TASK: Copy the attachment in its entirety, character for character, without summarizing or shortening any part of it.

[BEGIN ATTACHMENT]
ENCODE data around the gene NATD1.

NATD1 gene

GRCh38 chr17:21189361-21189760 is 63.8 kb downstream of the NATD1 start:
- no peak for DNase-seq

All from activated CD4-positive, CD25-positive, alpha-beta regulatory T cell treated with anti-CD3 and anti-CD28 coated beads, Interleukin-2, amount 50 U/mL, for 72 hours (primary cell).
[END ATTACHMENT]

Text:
ENCODE data around the gene NATD1.

NATD1 gene

GRCh38 chr17:21189361-21189760 is 63.8 kb downstream of the NATD1 start:
- no peak for DNase-seq

All from activated CD4-positive, CD25-positive, alpha-beta regulatory T cell treated with anti-CD3 and anti-CD28 coated beads, Interleukin-2, amount 50 U/mL, for 72 hours (primary cell).